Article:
May 20, 2014

Science!! Mystery!! Tuberculosis?

It's no mystery (see what I did there?) to you, dear reader, that I'm a science nerd. I've reviewed enough scientific nonfiction to lend credence to that statement. That being said, I have to give props where props are due. The Remedy was superb. Goetz brings to light the achievements of 19th century scientists that were instrumental in modernizing medicine which at the time was seen as imprecise and oftentimes dangerous. Robert Koch, a man known to science mostly for his methodology postulates, was also one of the fathers of bacteriology alongside his nemesis, Louis Pasteur. Koch's triumphs and downfalls in relation to TB are brought to light right alongside the magnificent story of Arthur Conan Doyle and his journey from dissatisfied doctor to acclaimed author. While these stories seem to have no relation to one another, Goetz illustrates that these two scientifically minded men have more in common than meets the eye. For anyone looking to learn more about ACD's creation of that illustrious detective Sherlock Holmes or for those yearning to learn more about the deadly disease of Tuberculosis, this is the book for you!

PS TB is still a major threat to humanity and kills large numbers of people every year.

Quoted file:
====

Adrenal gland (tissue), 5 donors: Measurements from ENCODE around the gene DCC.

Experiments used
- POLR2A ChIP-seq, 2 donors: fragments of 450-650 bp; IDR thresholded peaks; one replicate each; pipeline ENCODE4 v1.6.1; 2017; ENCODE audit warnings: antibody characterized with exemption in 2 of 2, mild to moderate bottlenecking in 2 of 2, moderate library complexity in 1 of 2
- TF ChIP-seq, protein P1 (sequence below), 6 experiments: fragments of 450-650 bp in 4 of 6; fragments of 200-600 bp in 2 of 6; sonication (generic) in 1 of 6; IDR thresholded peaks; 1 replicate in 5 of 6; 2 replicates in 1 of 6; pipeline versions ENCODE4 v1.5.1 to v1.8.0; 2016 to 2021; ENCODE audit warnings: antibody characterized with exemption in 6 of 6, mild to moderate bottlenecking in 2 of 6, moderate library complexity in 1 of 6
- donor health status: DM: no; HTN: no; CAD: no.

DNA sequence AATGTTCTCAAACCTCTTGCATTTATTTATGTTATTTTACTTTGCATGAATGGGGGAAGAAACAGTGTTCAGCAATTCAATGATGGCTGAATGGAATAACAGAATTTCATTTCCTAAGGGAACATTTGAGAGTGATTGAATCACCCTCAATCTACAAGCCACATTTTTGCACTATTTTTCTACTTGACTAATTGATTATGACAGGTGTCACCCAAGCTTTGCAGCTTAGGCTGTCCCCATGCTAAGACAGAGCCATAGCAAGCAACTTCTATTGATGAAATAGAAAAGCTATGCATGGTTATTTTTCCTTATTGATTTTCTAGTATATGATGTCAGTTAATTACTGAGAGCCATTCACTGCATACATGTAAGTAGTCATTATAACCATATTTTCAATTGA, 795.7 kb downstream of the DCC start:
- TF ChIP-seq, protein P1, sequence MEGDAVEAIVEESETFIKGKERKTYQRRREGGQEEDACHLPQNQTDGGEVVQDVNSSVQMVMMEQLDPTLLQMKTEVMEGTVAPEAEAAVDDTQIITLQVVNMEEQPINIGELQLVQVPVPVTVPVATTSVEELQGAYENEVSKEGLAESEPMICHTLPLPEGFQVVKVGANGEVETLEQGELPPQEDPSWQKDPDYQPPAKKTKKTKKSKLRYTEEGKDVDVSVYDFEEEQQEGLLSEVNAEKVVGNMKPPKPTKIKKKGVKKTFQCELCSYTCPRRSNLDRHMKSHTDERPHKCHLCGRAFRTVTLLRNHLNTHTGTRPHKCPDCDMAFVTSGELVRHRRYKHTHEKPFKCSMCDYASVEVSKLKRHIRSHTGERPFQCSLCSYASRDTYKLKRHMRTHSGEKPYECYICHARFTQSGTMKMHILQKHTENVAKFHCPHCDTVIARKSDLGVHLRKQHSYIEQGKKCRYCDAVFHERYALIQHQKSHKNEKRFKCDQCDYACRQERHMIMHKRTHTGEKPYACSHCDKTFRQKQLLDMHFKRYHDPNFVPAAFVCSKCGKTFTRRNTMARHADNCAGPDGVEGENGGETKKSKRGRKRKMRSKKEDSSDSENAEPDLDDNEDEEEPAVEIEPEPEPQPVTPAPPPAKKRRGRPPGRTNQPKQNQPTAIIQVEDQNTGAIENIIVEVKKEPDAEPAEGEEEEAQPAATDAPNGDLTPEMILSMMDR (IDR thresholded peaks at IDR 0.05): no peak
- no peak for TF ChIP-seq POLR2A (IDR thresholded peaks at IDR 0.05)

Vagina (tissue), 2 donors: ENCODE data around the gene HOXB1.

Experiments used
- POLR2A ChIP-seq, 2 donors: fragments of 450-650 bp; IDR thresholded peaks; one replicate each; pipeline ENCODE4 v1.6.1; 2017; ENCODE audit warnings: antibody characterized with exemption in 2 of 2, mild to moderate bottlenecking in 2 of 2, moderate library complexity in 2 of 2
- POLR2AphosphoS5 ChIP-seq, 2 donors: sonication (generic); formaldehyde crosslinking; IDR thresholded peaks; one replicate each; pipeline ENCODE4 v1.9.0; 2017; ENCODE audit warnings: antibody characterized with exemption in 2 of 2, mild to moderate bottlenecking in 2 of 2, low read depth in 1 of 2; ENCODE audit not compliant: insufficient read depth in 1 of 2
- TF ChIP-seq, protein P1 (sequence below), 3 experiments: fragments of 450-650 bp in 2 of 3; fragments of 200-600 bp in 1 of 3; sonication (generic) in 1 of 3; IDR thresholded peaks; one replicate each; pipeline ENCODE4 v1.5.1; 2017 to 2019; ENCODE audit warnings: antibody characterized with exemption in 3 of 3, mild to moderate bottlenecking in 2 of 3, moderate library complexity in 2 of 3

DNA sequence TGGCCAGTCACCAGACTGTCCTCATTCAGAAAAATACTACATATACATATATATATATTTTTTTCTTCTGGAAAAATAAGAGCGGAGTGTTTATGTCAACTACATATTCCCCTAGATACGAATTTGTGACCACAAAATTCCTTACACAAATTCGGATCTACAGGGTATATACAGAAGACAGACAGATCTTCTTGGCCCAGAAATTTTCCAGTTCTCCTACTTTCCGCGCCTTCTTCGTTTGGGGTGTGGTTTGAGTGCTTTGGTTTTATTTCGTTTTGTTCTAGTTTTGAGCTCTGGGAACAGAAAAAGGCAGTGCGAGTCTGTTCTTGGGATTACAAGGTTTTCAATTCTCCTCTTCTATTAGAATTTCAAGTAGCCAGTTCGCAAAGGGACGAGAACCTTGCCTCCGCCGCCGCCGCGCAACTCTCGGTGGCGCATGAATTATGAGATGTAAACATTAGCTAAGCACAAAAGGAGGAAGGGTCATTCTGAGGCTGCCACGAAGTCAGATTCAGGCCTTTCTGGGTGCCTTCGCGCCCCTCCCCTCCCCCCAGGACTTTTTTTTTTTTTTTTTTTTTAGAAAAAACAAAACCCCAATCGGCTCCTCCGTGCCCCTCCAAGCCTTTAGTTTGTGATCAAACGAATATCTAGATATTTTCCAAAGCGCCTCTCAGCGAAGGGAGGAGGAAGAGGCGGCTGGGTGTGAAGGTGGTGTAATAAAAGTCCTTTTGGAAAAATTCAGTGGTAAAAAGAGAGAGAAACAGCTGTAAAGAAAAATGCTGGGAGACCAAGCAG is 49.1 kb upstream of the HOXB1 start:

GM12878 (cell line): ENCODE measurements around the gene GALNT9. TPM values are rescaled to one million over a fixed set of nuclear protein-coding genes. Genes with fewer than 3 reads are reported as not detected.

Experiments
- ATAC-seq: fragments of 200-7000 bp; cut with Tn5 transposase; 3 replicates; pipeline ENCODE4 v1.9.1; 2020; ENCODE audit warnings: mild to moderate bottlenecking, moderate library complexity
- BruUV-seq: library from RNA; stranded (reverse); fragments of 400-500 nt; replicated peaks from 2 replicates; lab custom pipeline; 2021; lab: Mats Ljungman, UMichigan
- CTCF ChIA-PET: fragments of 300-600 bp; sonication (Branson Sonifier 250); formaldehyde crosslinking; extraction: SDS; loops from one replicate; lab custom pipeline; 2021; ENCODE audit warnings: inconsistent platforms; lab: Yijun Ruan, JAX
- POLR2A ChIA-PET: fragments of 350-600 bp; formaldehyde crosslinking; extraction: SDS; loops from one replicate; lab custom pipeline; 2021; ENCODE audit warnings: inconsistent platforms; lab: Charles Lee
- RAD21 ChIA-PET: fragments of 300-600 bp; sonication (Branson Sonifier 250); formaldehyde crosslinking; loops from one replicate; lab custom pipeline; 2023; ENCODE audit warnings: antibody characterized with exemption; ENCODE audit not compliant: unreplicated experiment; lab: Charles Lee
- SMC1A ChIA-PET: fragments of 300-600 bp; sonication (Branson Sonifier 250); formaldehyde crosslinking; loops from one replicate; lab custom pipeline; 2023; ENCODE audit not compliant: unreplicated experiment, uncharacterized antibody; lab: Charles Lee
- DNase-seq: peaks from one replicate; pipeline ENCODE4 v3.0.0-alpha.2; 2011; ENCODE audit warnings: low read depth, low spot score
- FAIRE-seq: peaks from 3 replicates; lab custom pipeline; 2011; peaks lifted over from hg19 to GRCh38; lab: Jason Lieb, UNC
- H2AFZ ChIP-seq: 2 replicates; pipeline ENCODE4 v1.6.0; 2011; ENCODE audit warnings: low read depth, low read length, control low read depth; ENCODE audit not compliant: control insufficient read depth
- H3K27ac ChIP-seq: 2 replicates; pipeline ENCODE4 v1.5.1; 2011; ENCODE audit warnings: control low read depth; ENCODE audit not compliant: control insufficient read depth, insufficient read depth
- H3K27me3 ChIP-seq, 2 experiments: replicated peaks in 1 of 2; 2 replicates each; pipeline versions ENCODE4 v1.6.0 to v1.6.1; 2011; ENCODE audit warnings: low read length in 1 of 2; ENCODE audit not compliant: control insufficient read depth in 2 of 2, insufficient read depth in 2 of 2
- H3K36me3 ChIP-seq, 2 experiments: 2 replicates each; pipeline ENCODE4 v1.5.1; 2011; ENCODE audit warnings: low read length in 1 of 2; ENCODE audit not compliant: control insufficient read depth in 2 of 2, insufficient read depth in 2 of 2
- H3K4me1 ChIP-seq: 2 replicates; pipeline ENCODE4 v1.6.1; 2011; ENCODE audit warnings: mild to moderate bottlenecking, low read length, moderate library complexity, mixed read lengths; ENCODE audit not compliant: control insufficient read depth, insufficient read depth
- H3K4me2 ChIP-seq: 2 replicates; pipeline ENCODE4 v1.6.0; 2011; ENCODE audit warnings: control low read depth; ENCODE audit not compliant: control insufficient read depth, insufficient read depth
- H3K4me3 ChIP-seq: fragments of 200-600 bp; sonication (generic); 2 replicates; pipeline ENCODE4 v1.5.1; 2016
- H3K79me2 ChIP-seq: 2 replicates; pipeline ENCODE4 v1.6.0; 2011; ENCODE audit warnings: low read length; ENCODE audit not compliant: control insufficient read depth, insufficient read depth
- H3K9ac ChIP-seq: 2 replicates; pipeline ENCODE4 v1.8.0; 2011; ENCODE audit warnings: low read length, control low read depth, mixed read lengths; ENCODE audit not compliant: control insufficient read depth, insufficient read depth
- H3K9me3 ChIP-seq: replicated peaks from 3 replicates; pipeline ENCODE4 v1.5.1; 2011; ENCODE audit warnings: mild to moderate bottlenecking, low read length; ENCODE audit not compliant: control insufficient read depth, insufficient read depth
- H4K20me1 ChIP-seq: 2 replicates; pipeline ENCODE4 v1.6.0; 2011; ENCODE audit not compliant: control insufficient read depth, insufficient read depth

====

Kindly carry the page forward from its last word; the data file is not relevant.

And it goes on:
To give you all a glimpse into my mind, the next book on the list is just as up my alley as The Remedy. I'm reading D is for Dahl: A gloriumptious A-Z guide to the world of Roald Dahl by Roald Dahl, compiled by Wendy Cooling, and illustrated by Quentin Blake. Roald Dahl is, simply put, one of the greatest children's authors of all time. If you haven't read any of his books then you are truly missing out on an extraordinarily delightful reading experience. Who can think of a more beguiling adventure than a tour through a chocolate factory such as in Charlie and the Chocolate Factory? Who could possibly be nastier than the Grand High Witch from The Witches? The man was a genius and when his books were joined by the illustrations of Quentin Blake the characters fairly leaped off of the page and into the imaginations of children and adults the world over. Therefore, why wouldn't I want to read random facts and trivia about the man himself (with the bonus of QB illustrations littering the pages)?!

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